Siberian Huskies have a reputation as difficult-to-train dogs. They are extremely intelligent and independent, and while they can be trained to do extraordinary things (such as pulling sleds for miles in ice and snow), it can seem a long road when you first bring home your Siberian Husky puppy.
It is important to start training your Siberian Husky puppy as soon as you bring him home. This will allow you to nip any bad behaviors in the bud and will establish you as the ‘lead animal’ in your household. In order to effectively train your Husky puppy, you will need to be consistent, balanced, and kind in your approach.
If you are able to take a firm but fair approach with your Siberian Husky puppy, his natural intelligence will prove an invaluable asset throughout the course of his training. By committing the proper time and care to train your Siberian Husky puppy, you will not only be able to train him to follow commands but also to be a loving and loyal companion.
The first step: be the boss
Although most old ideas and theories surrounding pack behavior between dogs and humans have been disproven, one thing remains the same: establishing yourself as the leader and provider is crucial in earning your puppy’s respect and their future obedience.
The does not mean you need to be aggressive or violent with your dog. In fact, demonstrating violent and aggressive behaviors towards your puppy can actually be counterintuitive, and may lead to your puppy taking on some of these behaviors himself!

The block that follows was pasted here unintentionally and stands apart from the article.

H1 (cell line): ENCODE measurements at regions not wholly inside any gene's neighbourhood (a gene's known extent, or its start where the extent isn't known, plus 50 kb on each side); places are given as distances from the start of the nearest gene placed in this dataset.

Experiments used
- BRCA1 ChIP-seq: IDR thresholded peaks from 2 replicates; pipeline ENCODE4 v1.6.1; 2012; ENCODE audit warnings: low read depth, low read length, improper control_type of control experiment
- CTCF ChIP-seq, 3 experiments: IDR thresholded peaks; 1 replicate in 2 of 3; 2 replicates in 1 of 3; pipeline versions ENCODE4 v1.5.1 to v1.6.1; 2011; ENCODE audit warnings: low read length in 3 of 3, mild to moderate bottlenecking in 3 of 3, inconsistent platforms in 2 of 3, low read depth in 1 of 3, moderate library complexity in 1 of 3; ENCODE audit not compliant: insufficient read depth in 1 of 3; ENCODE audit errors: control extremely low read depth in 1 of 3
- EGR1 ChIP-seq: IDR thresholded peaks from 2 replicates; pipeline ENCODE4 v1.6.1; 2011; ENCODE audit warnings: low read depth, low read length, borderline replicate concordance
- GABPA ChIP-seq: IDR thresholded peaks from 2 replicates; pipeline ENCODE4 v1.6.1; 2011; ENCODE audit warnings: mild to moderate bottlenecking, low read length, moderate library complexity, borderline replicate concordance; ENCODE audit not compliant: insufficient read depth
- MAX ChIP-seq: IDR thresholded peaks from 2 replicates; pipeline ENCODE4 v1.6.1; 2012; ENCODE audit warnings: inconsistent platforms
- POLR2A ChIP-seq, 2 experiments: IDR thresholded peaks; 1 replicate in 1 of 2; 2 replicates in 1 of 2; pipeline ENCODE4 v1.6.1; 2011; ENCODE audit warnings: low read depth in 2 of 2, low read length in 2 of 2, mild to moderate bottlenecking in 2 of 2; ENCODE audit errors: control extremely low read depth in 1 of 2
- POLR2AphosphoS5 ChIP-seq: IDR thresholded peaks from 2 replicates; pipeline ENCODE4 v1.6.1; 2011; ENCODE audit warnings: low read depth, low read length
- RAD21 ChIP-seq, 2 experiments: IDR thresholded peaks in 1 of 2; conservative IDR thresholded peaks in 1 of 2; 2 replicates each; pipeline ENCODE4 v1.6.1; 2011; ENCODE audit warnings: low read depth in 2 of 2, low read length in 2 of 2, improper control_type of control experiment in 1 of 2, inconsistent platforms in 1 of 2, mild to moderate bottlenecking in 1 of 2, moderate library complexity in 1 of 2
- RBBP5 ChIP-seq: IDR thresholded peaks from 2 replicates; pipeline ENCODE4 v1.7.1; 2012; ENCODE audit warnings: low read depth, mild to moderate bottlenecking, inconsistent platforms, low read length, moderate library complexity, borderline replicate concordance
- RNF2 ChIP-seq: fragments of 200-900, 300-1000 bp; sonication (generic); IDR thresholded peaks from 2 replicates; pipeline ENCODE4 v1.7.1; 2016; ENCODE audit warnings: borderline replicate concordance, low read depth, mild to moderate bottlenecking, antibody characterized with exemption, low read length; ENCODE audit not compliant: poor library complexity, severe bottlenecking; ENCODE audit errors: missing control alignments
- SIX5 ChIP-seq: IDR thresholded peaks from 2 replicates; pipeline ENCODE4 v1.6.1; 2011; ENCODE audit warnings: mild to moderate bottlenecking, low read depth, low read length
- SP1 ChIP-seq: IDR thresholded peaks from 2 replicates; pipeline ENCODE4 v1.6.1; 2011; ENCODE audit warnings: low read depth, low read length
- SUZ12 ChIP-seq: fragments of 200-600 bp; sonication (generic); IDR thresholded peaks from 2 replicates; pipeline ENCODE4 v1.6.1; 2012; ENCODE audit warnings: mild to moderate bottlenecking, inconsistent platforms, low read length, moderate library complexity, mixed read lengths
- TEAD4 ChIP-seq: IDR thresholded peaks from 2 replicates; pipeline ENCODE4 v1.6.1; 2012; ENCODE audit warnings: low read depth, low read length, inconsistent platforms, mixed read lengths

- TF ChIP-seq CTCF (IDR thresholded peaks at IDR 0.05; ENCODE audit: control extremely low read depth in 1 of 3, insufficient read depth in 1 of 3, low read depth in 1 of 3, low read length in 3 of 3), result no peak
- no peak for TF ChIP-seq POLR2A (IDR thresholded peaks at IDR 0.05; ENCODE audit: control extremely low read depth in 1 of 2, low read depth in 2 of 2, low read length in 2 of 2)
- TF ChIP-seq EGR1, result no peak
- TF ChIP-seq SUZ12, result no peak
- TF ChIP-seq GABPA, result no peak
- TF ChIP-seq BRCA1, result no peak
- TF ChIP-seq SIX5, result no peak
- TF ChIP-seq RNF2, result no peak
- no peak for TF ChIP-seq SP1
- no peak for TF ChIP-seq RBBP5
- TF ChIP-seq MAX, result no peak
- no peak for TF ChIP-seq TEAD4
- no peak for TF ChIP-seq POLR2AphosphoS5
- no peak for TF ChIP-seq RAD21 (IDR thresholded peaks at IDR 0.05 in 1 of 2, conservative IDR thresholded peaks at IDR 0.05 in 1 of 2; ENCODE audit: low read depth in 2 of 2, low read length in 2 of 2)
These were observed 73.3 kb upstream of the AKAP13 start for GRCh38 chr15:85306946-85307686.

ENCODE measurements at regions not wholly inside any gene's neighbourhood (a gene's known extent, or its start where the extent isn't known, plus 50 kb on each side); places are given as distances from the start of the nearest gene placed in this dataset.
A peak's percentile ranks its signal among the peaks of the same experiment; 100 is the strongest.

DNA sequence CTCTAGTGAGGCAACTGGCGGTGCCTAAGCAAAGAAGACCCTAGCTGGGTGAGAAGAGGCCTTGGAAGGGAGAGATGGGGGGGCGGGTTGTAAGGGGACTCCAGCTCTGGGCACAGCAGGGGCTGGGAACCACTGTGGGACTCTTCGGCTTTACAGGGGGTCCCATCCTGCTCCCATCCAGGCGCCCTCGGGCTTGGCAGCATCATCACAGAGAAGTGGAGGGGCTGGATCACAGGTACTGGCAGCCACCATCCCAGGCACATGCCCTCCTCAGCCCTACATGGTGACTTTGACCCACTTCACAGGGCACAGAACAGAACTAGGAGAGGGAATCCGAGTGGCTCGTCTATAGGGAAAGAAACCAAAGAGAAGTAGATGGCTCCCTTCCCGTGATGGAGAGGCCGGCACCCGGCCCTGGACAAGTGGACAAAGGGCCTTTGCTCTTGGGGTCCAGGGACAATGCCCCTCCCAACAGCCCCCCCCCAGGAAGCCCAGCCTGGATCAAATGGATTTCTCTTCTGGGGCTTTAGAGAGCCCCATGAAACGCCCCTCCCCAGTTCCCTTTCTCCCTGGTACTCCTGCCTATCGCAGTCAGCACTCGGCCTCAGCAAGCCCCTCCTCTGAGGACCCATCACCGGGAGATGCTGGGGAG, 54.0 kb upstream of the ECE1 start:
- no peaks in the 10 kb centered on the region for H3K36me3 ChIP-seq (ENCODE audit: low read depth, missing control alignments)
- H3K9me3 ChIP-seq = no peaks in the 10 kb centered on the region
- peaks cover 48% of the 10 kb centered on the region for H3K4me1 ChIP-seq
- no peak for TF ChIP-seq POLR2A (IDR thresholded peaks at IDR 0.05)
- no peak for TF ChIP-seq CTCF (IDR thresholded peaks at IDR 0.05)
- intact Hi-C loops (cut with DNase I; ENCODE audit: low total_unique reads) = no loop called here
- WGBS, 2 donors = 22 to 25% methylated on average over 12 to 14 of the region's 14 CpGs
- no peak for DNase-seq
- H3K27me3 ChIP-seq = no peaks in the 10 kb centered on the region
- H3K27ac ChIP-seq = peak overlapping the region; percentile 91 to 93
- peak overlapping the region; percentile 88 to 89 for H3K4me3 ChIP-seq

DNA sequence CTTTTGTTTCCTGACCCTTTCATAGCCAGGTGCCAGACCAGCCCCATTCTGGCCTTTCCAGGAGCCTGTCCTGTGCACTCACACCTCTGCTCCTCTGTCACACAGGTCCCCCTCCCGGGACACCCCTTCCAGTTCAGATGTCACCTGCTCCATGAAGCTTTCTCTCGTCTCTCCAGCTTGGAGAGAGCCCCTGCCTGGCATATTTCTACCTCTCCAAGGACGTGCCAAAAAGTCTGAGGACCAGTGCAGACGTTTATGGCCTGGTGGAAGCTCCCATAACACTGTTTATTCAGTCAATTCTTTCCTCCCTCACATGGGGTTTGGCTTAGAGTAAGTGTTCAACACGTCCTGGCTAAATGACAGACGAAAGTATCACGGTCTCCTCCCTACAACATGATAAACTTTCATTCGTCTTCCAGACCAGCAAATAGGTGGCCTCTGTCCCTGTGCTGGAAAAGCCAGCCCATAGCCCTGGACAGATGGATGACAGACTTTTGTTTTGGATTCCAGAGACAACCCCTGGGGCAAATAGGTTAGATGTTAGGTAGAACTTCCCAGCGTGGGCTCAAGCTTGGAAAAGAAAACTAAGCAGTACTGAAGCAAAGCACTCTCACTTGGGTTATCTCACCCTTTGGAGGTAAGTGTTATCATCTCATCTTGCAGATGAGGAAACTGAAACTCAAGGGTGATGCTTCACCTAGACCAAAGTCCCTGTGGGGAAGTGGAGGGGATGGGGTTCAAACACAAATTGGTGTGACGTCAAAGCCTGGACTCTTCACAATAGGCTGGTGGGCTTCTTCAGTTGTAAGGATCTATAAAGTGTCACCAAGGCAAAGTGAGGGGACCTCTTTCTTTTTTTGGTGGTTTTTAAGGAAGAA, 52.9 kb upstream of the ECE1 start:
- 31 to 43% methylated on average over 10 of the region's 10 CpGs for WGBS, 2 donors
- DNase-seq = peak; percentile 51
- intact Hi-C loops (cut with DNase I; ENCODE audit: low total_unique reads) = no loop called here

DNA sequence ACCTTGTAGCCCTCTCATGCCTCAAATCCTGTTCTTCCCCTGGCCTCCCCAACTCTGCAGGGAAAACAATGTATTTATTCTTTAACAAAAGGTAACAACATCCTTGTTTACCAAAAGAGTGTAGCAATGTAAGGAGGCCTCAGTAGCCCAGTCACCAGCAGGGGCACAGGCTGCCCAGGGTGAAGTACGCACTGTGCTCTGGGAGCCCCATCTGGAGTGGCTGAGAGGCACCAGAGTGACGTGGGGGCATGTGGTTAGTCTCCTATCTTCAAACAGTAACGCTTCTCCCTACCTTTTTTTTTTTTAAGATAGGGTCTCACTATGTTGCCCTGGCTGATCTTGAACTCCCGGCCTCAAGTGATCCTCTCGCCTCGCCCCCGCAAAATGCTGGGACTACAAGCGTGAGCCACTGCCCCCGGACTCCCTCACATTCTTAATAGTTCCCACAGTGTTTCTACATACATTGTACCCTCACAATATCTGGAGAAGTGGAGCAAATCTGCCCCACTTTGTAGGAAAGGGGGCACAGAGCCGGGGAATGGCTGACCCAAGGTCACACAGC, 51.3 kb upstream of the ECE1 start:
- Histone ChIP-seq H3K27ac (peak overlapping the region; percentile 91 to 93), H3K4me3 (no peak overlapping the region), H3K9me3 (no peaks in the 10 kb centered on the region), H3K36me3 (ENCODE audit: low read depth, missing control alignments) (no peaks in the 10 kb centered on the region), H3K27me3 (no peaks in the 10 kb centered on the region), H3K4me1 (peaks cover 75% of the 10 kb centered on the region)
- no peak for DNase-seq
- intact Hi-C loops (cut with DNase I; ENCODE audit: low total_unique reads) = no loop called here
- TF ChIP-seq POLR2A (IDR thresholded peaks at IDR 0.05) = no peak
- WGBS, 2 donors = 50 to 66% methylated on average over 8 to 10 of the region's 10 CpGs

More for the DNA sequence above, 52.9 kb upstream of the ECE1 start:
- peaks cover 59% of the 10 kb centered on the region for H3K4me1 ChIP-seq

Instead, establishing yourself as the boss of your household means treating your puppy with kindness and compassion, and using positive reinforcement as a motivating technique.
Many dog training guides will tell you that you need to assert yourself over your puppy at all times. Whether this is walking through doorways first, never allowing your puppy to walk ahead of you on the leash, or always eating before your puppy, these techniques are aimed at preventing your puppy from becoming too dominant.
While these techniques may be useful in guiding your puppy towards being well-mannered – by stopping him from knocking over people in doorways for example – many dog behavior experts believe training techniques such as these are overly contrived, and that there are better ways to breed good behavior in your puppy.
Basic interactions: a great training opportunity
If all this sounds a bit wishy-washy, think of it this way: your puppy will very quickly recognize you as the source of all the things he loves most in the world. Food, treats, walks, even belly rubs can’t be obtained without your say so!
If your puppy only receives these rewards after demonstrating good behavior, he will very soon understand that being on his best behavior brings him the best in life.
Once you have this pattern established, it can be used as part of your puppy training.
The best way to go about this is by using commands that your puppy already knows, such as ‘sit’, ‘stay’, and ‘come’. Whenever they obey your command, reward them with a treat, the toss of a ball, or a nice, long pat.